Diversity in Agile – Women in Agile interviews available
The Agile Alliance sponsored Diversity in Agile program launched the first set of interviews from the Women In Agile series at Agile 2010 today.
Mike Sutton and Lisa Crispin have taken the lead in identifying some “awesome women” from Agile teams around the world.
The driving motivation for the program is the low ration of women in IT in general and in the Agile space. As Lisa says “when I started in this industry in 1982 there were as many women as men, but today that has changed radically and there are far fewer women than men in the field”.
Asked about why this might be she said “there might be a misconception about what information technology entails – the stereotype of the lonely geek with poor personal hygiene who doesn’t want to mix with people could be putting people off the industry. The reality is that software development is a creative, people oriented activity but this message hasn’t been conveyed well”. The Diversity in Agile program is trying to identify women who can be role models and tell their stories. They are deliberately not looking for the high-profile people but on-the-ground team members who can tell their stories and serve as an inspiration for women to come into the profession, and to stay in the profession once there.
So far the program has published a call for introductions asking people to “tell us about an awesome women you know” in an Agile team or working in the Agile community. So far they have 17 women from all over the world who have been nominated. Some of these have been interviewed and their interviews are available online here the first four awesome women are:
• Marlena Compton - QA engineer with Equifax in Sydney, Australia
• Sharon Robson – trainer, coach and consultant with Software Education in Brisbane, Australia
• Ashley Wali – CEO of ClearGears in San Francisco, USA
• Daniella de Leon – ScrumMaster and Agile Project Manager, USA
The remaining interviews are underway and will be published on the website as they are completed.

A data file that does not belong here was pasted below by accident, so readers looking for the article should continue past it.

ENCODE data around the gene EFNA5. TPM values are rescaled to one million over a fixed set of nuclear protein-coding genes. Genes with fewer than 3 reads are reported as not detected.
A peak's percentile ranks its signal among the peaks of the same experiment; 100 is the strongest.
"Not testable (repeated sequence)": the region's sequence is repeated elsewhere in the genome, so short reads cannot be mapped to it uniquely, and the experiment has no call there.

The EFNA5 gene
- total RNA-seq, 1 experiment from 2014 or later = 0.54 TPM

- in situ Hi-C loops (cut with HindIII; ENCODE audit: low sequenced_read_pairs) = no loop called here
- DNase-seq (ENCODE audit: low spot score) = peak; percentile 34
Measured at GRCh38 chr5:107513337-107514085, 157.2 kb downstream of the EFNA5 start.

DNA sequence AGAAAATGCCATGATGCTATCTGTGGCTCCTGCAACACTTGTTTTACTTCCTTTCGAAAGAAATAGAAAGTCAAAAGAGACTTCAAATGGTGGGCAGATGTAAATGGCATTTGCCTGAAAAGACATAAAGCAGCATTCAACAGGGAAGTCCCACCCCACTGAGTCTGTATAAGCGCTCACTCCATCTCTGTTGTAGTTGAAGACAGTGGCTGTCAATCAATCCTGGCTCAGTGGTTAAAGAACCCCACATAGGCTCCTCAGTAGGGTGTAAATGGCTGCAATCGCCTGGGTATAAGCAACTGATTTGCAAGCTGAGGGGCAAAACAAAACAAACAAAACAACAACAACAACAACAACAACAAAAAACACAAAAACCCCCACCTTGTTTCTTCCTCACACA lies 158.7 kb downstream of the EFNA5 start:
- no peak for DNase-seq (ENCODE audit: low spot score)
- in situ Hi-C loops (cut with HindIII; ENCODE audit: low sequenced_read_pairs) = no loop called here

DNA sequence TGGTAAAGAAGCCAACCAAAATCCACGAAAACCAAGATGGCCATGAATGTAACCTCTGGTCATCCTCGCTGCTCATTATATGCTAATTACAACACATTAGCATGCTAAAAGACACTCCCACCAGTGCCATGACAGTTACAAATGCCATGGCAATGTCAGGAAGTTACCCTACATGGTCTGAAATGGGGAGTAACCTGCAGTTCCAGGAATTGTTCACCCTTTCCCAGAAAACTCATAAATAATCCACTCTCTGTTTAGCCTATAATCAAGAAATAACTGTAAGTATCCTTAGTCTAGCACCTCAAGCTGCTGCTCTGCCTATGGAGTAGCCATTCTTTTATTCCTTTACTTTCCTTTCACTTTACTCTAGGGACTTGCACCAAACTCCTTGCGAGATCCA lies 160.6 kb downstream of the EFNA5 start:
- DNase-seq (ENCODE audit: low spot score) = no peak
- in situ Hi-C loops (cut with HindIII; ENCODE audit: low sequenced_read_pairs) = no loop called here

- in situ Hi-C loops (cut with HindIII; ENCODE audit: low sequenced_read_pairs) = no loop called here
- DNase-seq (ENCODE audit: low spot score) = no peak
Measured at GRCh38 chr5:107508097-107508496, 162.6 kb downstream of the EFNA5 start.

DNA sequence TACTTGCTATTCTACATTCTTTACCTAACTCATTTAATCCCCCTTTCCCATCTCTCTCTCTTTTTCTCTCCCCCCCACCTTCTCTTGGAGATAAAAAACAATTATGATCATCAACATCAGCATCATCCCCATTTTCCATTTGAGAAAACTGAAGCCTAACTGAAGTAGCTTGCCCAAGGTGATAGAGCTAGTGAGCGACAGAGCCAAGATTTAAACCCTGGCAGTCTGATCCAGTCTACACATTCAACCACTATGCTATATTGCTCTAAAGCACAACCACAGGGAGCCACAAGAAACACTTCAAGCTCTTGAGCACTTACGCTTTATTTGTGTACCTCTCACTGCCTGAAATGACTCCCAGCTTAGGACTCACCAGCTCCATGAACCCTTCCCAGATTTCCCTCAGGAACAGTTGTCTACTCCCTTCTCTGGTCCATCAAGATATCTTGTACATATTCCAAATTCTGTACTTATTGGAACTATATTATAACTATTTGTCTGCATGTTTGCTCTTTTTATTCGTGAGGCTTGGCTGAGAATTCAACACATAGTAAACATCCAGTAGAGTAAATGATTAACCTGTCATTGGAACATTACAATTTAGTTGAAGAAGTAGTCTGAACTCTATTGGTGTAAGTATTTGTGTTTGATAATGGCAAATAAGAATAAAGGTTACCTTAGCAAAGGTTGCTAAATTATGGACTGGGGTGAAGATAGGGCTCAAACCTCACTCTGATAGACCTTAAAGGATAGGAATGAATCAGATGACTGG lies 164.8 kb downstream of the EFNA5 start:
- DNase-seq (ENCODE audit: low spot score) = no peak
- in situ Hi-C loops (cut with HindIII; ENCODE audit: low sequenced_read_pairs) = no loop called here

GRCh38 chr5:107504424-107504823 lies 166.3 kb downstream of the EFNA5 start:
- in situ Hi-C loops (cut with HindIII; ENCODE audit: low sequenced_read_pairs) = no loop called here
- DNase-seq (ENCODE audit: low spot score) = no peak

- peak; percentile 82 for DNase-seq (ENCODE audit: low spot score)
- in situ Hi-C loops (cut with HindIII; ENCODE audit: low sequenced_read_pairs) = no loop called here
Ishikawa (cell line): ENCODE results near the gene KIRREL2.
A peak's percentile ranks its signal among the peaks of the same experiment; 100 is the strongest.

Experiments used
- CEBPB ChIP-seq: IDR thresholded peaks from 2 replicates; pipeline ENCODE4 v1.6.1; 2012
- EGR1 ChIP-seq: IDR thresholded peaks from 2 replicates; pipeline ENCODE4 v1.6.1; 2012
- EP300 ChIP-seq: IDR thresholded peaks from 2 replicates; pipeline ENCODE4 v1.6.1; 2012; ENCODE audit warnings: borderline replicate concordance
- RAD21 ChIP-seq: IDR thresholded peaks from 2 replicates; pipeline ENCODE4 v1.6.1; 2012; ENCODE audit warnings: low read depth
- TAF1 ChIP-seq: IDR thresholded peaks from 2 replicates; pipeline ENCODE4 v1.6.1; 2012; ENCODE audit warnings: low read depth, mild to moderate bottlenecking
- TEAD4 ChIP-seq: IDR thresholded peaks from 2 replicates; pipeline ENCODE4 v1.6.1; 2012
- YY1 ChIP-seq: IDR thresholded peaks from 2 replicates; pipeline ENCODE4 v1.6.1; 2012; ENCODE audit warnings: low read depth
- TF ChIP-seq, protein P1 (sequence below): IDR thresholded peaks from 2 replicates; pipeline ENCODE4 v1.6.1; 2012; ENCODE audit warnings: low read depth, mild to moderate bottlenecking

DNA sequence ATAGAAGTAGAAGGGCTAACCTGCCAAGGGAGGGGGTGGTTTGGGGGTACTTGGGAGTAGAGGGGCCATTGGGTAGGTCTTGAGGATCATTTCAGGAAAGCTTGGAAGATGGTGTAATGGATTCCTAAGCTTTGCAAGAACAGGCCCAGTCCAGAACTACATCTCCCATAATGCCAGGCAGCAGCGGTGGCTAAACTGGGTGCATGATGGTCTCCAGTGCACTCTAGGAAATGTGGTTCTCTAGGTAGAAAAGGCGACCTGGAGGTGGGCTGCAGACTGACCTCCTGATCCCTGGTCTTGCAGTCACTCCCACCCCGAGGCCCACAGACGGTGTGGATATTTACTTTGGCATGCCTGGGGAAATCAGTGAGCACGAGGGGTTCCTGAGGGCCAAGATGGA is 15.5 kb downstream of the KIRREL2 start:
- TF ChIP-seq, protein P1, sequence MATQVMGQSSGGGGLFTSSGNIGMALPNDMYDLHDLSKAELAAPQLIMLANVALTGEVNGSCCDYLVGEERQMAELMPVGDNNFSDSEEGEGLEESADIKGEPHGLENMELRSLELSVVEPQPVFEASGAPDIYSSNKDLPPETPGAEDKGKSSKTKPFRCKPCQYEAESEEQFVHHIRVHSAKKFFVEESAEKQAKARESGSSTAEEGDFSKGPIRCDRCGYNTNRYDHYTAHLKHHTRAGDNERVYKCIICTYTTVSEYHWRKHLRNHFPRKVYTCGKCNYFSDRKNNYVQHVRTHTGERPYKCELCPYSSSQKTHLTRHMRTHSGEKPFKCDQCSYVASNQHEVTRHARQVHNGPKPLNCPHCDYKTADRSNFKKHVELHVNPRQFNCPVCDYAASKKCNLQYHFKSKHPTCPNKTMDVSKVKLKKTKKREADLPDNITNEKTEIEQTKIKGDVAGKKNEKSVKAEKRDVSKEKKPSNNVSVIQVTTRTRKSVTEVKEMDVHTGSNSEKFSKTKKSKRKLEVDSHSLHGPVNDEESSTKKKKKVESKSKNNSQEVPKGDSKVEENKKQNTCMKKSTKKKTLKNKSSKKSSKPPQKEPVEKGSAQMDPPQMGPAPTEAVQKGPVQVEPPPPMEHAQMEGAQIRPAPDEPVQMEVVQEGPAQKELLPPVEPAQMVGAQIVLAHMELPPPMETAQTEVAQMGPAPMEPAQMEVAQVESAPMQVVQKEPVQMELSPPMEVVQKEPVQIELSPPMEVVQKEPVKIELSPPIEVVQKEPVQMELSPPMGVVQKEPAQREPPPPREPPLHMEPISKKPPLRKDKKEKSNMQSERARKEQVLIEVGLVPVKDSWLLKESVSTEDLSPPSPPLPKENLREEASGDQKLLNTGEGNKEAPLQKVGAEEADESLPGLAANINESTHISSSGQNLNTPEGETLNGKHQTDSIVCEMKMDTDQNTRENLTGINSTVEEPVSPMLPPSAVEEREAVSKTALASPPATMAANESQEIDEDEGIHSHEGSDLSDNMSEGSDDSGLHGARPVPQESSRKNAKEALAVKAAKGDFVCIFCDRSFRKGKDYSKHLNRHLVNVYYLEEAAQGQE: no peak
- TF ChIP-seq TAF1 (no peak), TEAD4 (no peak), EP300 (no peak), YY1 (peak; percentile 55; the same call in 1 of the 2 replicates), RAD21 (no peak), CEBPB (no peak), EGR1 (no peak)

The intent of the program is to celebrate and publicise the diverse roles that many women are taking in the Agile world, raise awareness and encourage more to enter this workforce and stay in it, especially in view of the major skills shortages that are predicted for the future.
According to Crispin, women bring particular skills and perspectives to an Agile team. Talking about the interviews she identifies some common themes that the interviewees talk about:
- The nurturing (mothering) perspective to smoothing team interactions
- Good listening skills
- That women are still carrying more of the burden of home life and child care then men (in general) and how important a supportive family is to enabling success
- The interviewees talk about how they are able to use their work-based skills in managing their home and extra-mural activities. Some even have Kanban boards for family activities!
- All of the interviewees love their jobs because of the people that they get to deal with
- The convoluted path that they have taken to get into the roles they are currently in. None of the interviewees started their career with any intention of going into IT – perhaps because the university training programs don’t resonate and they only realised what fun IT can be until later in their careers
Crispin is at pains to point out that this is not intended to be any sort of an “affirmative action” program – it is simply about celebrating some great people and the great things they are doing, and hopefully encouraging other women to consider a career in Information Technology.
In the Open Space at Agile 2010 there is a suggestions board where they are asking for ideas on how to encourage more women to get involved, and to stay involved in the Information Technology field. What advice can you offer?
Ralph Winzinger Nov 25, 2014